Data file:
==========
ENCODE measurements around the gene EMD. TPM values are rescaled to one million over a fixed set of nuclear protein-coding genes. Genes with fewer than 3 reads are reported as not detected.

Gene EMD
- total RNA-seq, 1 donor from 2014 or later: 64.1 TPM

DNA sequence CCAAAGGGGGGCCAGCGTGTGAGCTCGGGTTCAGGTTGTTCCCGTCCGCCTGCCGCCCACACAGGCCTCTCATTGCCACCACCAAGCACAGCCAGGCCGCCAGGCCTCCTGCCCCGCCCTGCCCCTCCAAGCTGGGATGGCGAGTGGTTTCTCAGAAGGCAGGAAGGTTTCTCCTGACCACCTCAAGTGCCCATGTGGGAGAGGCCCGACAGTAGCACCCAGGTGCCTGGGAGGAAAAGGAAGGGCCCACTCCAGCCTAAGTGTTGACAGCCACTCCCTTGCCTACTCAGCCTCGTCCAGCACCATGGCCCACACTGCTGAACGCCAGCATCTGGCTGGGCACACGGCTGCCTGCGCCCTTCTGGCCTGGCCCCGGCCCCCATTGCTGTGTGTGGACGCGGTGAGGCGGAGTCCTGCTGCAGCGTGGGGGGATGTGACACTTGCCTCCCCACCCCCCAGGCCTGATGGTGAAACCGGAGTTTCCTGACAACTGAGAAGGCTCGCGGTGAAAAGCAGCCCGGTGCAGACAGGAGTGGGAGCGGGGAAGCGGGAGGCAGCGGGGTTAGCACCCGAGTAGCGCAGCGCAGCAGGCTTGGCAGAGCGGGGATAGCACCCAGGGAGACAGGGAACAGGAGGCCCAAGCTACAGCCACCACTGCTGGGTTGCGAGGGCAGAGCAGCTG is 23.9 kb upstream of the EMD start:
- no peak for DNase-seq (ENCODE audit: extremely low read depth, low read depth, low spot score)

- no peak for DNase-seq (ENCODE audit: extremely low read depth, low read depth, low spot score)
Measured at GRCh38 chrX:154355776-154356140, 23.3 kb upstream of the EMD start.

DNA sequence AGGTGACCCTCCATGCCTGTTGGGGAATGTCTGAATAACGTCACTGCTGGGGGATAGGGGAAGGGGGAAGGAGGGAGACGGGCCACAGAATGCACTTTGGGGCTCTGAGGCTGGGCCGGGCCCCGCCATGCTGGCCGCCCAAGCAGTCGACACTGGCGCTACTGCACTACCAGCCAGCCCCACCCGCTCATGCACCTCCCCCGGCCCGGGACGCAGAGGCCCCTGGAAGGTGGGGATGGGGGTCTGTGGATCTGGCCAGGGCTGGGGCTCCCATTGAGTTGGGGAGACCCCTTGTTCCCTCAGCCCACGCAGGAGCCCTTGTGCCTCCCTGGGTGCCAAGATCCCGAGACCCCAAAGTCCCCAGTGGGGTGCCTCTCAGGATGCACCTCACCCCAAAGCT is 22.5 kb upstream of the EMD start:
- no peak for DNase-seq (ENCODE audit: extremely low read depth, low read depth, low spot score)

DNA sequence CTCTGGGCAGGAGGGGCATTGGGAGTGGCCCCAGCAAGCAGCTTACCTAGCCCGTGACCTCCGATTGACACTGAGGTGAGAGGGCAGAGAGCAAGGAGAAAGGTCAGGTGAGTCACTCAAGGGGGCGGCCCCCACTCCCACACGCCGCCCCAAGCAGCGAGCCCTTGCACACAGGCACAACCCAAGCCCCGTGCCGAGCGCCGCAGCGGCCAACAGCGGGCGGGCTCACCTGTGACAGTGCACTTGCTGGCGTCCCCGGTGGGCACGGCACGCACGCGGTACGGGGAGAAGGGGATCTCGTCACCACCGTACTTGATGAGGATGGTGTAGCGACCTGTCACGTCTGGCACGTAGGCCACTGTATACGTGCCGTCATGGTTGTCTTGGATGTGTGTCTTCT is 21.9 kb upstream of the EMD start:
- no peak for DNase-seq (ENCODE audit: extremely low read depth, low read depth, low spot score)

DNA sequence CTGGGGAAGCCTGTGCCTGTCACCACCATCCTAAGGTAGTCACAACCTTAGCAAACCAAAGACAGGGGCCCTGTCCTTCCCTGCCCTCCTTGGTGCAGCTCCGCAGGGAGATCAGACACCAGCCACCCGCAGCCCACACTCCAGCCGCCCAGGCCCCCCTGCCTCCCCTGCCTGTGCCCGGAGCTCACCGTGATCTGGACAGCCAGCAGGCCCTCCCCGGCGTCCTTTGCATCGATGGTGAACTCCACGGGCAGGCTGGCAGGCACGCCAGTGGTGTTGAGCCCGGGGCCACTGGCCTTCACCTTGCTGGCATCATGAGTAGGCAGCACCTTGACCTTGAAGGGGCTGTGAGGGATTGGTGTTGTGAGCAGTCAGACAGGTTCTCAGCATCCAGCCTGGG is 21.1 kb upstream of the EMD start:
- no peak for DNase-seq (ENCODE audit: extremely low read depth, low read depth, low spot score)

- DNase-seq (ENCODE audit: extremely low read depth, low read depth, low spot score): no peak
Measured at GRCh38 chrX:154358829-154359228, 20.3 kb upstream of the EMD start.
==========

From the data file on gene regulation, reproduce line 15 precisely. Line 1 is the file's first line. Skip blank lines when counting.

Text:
Measured at GRCh38 chrX:154358829-154359228, 20.3 kb upstream of the EMD start.